FIG. 1 shows a prior art conventional positive edge-triggered flip-flop with reset in a master-slave configuration.
FIG. 2 shows a preferred embodiment of Critical Race Control, wherein a typical positive edge-triggered master-slave D flip-flop has been modified to comprise fewer gates. Control of the critical race condition occurring due to the shared circuit path between latches, is obtained by adjusting the ratio between the resistances of transmission gates TG2 and TG3 through control of the size of their transistors.
FIG. 3a represents the initial state of the new flip-flop when the current output value is 0 and a new data of value VDD is present at the input.
FIG. 3b represents the state of the circuit in FIG. 3a at the time of the clock transition from a low level to a high level.
FIG. 4a represents the equivalent electrical circuit of the logic circuit shown in FIG. 3b, including the relevant parasitic elements.
FIG. 4b represents the equivalent electrical circuit of the logic circuit in FIG. 3b during the settling time of the shared loop, at the time node Q transitions from a low to a high value.
FIG. 5a shows an embodiment of a static shift register comprising fewer gates and shared circuit paths wherein critical races are controlled by adjusting the ratio of the resistances of the transmission gates.
FIG. 5b compares output waveforms from two 3 stage shift registers: one shift register implemented with conventional D flip-flops as shown in FIG. 1 and the second implemented with the new structure as shown in FIG. 5. The two sets of waveforms are undistinguishable demonstrating the speed equivalence of the two structures.
FIG. 5c compares the average power dissipation during a clock period of one stage of the shift registers. The new structure demonstrates, with this particular design, about 23% lower power dissipation.
FIG. 6a shows an embodiment of an integrated right-shift left-shift register wherein critical races and direction of data flow are controlled by the ratio of the resistance of the transmission gates as indicated. This circuit does not require the additional logic circuits and connections needed in conventional implementation of this function. Control of the left or right direction of data flow is done using the control line BW. To obtain left (backward) direction of data propagation the transmission gate resistance ratio is switched to a different value than that chosen for the forward direction of data propagation.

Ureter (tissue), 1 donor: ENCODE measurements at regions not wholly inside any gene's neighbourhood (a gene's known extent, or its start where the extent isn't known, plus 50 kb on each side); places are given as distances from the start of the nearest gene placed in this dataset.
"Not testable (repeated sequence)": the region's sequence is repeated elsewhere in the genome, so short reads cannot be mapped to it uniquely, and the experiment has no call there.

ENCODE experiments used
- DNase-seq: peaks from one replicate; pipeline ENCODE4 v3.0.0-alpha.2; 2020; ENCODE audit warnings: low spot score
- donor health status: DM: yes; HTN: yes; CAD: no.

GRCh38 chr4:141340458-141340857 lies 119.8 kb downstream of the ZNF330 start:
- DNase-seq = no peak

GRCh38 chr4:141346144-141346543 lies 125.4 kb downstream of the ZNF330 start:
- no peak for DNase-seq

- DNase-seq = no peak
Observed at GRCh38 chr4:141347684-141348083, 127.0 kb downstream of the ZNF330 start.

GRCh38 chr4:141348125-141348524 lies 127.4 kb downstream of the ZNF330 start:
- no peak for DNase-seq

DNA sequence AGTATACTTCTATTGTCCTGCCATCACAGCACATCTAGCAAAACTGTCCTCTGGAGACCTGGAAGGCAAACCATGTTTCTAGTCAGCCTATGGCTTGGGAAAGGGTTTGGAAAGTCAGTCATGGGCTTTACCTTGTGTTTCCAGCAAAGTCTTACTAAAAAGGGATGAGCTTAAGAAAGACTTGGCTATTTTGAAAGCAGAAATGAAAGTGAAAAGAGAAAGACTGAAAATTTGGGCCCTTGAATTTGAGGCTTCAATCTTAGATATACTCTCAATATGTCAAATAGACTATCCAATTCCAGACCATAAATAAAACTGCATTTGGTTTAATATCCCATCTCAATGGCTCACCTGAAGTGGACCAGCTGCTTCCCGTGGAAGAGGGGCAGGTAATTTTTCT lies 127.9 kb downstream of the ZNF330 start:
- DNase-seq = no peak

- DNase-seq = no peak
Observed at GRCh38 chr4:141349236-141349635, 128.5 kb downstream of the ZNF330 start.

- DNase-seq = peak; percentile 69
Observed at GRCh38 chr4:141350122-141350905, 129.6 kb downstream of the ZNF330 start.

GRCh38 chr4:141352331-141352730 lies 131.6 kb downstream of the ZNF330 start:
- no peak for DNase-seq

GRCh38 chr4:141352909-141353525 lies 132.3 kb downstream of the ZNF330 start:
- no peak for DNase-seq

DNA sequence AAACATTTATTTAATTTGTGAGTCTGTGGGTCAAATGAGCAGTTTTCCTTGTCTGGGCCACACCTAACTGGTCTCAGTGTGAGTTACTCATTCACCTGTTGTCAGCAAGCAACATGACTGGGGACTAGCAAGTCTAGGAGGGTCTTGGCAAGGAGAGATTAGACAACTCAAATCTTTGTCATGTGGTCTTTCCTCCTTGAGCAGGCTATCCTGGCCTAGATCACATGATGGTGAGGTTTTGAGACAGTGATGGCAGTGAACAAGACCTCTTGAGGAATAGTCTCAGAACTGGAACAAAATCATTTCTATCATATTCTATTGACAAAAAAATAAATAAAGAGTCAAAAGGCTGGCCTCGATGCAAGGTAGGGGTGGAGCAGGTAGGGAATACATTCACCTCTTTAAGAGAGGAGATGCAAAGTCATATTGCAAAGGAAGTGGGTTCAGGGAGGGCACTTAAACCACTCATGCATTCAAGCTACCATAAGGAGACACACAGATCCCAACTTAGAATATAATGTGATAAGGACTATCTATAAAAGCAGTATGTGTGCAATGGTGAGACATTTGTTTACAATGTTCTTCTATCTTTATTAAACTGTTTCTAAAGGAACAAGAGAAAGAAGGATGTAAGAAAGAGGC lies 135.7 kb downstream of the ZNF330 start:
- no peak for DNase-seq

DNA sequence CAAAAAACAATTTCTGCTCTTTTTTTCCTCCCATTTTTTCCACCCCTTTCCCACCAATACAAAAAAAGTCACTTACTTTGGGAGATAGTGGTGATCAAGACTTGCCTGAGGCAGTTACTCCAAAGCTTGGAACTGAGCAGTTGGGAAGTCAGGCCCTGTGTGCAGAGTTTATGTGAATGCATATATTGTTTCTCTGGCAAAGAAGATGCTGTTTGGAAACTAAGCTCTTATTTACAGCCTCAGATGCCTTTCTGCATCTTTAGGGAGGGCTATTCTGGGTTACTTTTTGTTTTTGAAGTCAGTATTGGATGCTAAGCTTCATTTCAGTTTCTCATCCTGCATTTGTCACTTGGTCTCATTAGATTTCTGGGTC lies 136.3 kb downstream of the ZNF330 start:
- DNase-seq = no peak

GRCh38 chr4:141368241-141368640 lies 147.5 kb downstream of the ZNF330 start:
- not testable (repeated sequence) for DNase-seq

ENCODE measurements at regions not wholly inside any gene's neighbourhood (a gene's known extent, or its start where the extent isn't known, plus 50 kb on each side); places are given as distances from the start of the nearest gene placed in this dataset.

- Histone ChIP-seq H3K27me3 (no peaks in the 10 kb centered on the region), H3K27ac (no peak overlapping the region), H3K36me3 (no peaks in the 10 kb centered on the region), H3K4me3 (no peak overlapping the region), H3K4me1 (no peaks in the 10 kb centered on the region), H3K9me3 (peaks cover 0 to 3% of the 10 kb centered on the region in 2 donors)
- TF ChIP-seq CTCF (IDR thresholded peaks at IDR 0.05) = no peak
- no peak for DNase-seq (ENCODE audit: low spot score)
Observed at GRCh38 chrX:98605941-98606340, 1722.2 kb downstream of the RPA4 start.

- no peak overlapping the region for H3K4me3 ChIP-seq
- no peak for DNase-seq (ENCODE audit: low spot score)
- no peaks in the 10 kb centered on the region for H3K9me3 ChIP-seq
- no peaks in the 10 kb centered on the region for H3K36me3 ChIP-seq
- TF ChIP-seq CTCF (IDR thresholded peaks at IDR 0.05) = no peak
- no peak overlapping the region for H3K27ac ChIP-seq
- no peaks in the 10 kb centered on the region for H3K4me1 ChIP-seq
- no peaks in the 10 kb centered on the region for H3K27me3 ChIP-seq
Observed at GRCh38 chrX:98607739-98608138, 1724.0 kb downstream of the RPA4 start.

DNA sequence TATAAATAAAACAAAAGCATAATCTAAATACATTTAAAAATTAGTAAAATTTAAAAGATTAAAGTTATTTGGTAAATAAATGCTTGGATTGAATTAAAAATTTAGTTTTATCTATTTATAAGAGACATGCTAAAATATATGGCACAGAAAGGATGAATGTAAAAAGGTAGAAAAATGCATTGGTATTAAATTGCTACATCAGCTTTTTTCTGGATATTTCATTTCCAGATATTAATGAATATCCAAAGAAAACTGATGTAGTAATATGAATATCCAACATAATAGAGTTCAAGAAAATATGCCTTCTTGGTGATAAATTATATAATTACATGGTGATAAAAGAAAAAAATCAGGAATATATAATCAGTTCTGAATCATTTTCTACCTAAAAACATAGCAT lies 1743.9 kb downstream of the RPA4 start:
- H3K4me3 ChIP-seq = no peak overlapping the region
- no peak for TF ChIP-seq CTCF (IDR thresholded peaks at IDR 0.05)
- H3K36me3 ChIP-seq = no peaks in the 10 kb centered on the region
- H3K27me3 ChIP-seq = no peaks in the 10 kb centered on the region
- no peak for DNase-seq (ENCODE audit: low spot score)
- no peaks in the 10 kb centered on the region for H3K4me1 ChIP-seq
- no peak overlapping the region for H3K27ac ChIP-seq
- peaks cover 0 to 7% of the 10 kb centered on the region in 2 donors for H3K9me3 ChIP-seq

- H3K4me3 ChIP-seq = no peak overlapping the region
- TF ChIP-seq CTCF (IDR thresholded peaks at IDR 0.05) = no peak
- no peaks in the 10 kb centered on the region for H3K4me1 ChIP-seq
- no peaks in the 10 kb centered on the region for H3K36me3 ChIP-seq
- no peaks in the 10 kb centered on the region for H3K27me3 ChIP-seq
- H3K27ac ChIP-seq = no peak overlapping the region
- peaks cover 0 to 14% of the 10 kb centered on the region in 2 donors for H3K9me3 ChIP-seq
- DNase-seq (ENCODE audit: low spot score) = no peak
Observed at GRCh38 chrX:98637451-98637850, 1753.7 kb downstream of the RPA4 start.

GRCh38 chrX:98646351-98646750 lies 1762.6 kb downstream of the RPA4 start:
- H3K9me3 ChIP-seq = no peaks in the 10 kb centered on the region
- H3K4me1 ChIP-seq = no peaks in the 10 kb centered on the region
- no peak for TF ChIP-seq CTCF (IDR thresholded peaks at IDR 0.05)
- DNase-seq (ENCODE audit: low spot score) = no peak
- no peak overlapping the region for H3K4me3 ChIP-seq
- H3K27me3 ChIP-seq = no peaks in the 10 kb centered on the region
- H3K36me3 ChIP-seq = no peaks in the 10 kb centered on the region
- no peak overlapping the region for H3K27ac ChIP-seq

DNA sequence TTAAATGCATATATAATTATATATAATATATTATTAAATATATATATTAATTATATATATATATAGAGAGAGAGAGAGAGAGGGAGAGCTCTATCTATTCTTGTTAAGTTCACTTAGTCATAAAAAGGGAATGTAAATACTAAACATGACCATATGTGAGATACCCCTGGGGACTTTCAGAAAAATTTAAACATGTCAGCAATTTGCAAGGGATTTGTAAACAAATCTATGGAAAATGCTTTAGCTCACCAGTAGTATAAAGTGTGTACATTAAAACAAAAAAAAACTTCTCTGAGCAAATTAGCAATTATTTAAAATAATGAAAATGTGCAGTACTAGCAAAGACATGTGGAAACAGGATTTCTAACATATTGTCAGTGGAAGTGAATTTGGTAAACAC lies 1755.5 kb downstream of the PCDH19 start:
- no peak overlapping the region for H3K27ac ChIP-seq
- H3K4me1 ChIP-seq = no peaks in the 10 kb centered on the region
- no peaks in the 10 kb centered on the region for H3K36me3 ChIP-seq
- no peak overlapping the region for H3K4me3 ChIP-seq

FIG. 6b illustrates the representative waveforms of the operating characteristics of FIG. 6a.
FIG. 7 shows an embodiment of the new D flip-flop using single pass transistor instead of transmission gates and a single-phase clock
FIG. 8 shows a conventional static double-edged triggered flip-flop circuit.
FIG. 9a shows an embodiment of a static double-edge triggered flip-flop comprising shared circuit paths wherein critical races are controlled by adjusting the ratio of the resistances of the transmission gates.
FIG. 9b is a graphical presentation of the outputs of the shift register using double-edge flip-flops.
FIG. 10a shows the implementation of a set-reset latch (S-R latch) using NOR gates and requiring rising pulses to set and reset the latch.
FIG. 10b shows the implementation of the same S-R latch but using NAND gates and requiring negative going pulses to set and reset the latch.
FIG. 11 shows an asynchronous circuit, composed of combinational circuits and S-R latches, that is subject to critical races.
FIG. 12 shows the circuit of FIG. 11 redrawn to reveal the loop stretching from the output of the second S-R latch back to the NAND gate controlling the set node of the first latch. By adjusting the ratio of the delays between the two parts of the circuit formed by each latch and its logic gates controlling the set and reset nodes, it is possible to control the result of the critical races.
FIG. 13 shows the implementation of NAND and NOR logic gates with transmission gates. These gates, or a modified version of them, can be used for implementing the combinational circuit controlling the set and reset nodes of the latches. Use of such gates allows for the adjustment of the delays of the individual sections of the loop.
The methods and embodiments of critical race control disclosed herein enable implementations of sequential circuits with fewer logic gates and functionality equal to that of circuits constructed according to existing methods and configurations. In some applications, reduced power consumption is also obtained.